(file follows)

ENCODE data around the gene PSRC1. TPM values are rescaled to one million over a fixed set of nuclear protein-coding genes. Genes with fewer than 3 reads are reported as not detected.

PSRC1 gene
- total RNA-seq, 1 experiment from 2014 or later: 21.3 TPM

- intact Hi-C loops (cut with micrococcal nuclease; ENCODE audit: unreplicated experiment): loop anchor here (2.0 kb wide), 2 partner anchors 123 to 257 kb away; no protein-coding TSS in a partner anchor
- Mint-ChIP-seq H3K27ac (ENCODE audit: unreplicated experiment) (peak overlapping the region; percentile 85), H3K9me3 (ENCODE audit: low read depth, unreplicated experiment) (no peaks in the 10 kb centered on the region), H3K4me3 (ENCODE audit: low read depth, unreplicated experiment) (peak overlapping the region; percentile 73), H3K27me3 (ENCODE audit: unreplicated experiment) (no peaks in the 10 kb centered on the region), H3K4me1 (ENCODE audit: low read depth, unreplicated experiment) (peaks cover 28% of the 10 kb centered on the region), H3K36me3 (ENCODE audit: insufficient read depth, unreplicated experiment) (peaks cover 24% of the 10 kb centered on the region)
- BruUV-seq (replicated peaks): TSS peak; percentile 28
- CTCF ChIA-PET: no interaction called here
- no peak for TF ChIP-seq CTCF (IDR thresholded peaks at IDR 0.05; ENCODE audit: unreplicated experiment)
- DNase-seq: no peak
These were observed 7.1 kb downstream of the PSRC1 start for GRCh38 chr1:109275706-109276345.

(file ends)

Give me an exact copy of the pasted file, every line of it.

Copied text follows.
ENCODE data around the gene PSRC1. TPM values are rescaled to one million over a fixed set of nuclear protein-coding genes. Genes with fewer than 3 reads are reported as not detected.

PSRC1 gene
- total RNA-seq, 1 experiment from 2014 or later: 21.3 TPM

- intact Hi-C loops (cut with micrococcal nuclease; ENCODE audit: unreplicated experiment): loop anchor here (2.0 kb wide), 2 partner anchors 123 to 257 kb away; no protein-coding TSS in a partner anchor
- Mint-ChIP-seq H3K27ac (ENCODE audit: unreplicated experiment) (peak overlapping the region; percentile 85), H3K9me3 (ENCODE audit: low read depth, unreplicated experiment) (no peaks in the 10 kb centered on the region), H3K4me3 (ENCODE audit: low read depth, unreplicated experiment) (peak overlapping the region; percentile 73), H3K27me3 (ENCODE audit: unreplicated experiment) (no peaks in the 10 kb centered on the region), H3K4me1 (ENCODE audit: low read depth, unreplicated experiment) (peaks cover 28% of the 10 kb centered on the region), H3K36me3 (ENCODE audit: insufficient read depth, unreplicated experiment) (peaks cover 24% of the 10 kb centered on the region)
- BruUV-seq (replicated peaks): TSS peak; percentile 28
- CTCF ChIA-PET: no interaction called here
- no peak for TF ChIP-seq CTCF (IDR thresholded peaks at IDR 0.05; ENCODE audit: unreplicated experiment)
- DNase-seq: no peak
These were observed 7.1 kb downstream of the PSRC1 start for GRCh38 chr1:109275706-109276345.